However, if I were to take her with me, Your Honor, I would be depriving her of the comfortable and loving home she has known all her life with both parents and be reduced to a single parent existence. My husband, much as he would love to accompany me, would be greatly disadvantaged were he to relocate as he could not find gainful employment in the Colombia that would financially sustain our family.

Both my husband and our daughter would have to give up everything they are used to here, including their home, friends, creature comforts and ease of lifestyle as well as the certainty of good and available medical care. Our daughter would be giving up a good education system that she is familiar with; she would be moving to a country that predominantly speaks Spanish but in a dialect different from that which she is used to. Such changes for a young child can only be detrimental to her wellbeing.

Your Honor, I also urge you to consider that I am willing and determined to get into a drug treatment program with a view to breaking the cycle of drug problems.

Further, through Biblical counseling I now have the understanding of submission to authority that I did not have before. I trust that what I have learned here is going to be of tremendous help in keeping me focused on doing the right thing and staying disciplined.

Your Honor, while I accept that I have made mistakes, I feel that deportation as the punishment would be much more than fits the crime in my case; it would be bold, harsh and cruel punishment for me. Again, I urge you to accept that my mistakes are a result of drug addiction; in itself a disease as incapacitating as any other and one that requires treatment. I will take treatment, Your Honor.

American jurists have held views about the very nature of deportation that are well worth summarizing here:

In Mahler v. Eby, 264 U.S. 32, 39, 68 L. Ed. 549, 44 S. Ct 283 (1924) the Court stated thus: “It is well settled that deportation, while it may be burdensome and severe for the alien, is not a punishment.”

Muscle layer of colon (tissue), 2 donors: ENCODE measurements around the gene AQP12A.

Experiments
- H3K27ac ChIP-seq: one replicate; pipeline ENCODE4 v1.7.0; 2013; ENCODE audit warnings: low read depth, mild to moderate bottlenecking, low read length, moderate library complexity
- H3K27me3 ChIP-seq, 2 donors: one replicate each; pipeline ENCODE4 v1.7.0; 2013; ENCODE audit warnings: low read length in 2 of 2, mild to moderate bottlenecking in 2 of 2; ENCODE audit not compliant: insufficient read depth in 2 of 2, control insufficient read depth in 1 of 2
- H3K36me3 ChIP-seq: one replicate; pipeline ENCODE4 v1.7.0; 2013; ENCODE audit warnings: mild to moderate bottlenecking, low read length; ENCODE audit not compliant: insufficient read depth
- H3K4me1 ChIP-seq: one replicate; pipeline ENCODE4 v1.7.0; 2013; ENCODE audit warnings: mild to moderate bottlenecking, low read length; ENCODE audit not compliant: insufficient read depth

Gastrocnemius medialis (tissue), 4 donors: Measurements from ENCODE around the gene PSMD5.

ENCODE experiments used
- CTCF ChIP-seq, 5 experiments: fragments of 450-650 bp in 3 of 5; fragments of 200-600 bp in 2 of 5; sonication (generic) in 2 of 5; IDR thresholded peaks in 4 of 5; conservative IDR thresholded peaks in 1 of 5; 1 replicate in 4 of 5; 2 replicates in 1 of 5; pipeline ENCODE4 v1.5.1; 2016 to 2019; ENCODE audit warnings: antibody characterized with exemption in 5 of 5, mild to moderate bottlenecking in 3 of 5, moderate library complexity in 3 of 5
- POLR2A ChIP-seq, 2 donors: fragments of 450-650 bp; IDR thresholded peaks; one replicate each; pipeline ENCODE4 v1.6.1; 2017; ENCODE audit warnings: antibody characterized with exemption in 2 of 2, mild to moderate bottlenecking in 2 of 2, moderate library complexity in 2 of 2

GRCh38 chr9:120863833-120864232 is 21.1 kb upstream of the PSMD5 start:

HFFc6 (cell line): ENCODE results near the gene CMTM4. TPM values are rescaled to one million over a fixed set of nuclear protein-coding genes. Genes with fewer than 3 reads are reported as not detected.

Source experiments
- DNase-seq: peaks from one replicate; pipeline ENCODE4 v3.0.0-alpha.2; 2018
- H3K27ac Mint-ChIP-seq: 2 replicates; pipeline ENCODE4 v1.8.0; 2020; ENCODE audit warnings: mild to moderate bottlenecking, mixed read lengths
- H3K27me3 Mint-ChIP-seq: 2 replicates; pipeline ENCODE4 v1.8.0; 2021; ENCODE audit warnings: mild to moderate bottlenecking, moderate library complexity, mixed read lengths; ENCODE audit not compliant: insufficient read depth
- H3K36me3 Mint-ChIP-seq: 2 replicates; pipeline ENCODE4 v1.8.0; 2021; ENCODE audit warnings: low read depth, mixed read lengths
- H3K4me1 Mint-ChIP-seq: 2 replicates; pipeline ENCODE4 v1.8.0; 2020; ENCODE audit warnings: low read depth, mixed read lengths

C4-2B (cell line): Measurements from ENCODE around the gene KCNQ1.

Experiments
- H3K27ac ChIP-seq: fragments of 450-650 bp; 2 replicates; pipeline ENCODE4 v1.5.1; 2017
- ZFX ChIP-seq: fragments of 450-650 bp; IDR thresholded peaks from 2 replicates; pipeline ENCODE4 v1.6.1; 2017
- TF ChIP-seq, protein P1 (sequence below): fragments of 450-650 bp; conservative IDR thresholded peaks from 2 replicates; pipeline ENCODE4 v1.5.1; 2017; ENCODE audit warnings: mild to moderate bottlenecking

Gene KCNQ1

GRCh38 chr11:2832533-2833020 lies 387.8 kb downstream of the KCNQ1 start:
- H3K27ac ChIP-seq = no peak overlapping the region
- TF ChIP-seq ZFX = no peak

However, on the other hand, it seems the more popular thinking may be seen in the following decisions:

Deportation may result in “loss…of all that makes life worth living ” Ng Fung Ho v. White, 259 U.S. 276, 284, 66 L. Ed. 938, 42 S. Ct. 492 (1922), and is “close to punishment,” Galvan v. Press, 347 U.S. 522, 531, 98 L. Ed. 911, 74 S. Ct. 737 (1954).

“Every one knows that to be forcibly taken away from home, and family and friends, and business, and property and sent across the ocean to a distant land is punishment; and oftentimes most sever and cruel”. Fong Yue Ting v. U.S., 149 U.S. at 740 (Brewer, J., dissenting); “Deportation is “a penalty” and “a drastic measure and at times the equivalent of banishment or exile” Fong Haw Tan v. Phelan 333 U.S. 6, 10, 92 L. Ed. 2d 886 (1951) Jackson J., dissenting (“a life sentence of banishment”).

Your Honor, I cite these sentiments of members of the Bench to make a persuasive argument that deportation in my case would amount to a life sentence of banishment and exile in a country I barely know and have little if any ties to at all and or whatsoever.

Please allow me to present my application for the Cancellation of Removal, Form 42A. I make this application under the provisions of Section 240 A (a) of the Immigration and nationality Act (INA). I believe that I am eligible for this relief because I have been a lawful permanent resident alien for 20 years and have lived here in the United States continuously for the past 20 years. I have not been convicted of an aggravated felony.

Secondly, Your Honor, I realize that the calendar of the honorable court is very full at this time. I am asking for Bond so that I can continue treatment at I await my individual hearing.

Your Honor, I am not a flight risk; I have ties to the community and the desire and inclination to come back to Court for my hearing. It will be in my interest to come back to the Court. Indeed, it would absolutely foolhardy for me to fail to come as that would automatically attract a final order of deportation. I believe that my charges and or convictions do not preclude me from requesting Bond and the Honorable Court granting the same.

I thank you most sincerely for your consideration and look forward to my day in your Court.

Thankfully and respectfully submitted,


IVA A# 022 333 999

c.c. The Assistant Chief Counsel DHS-ICE

U.S. Department of Homeland Security

777 10th Street Suite # 101

US City, FL 39910

Certificate of Service

I, IVA, Do Hereby Certify that I have caused this letter to be served upon the party named below via the US Postal Service:

The Assistant Chief Counsel DHS-ICE

U.S. Department of Homeland Security

777 10th Street Suite # 101

US City, FL 39910


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      Howard Schneider 5 years ago from Parsippany, New Jersey

      Very beautiful and compassionate Hub, Zenani. We need much more open and fair immigration laws in the United States. The system is stacked against most.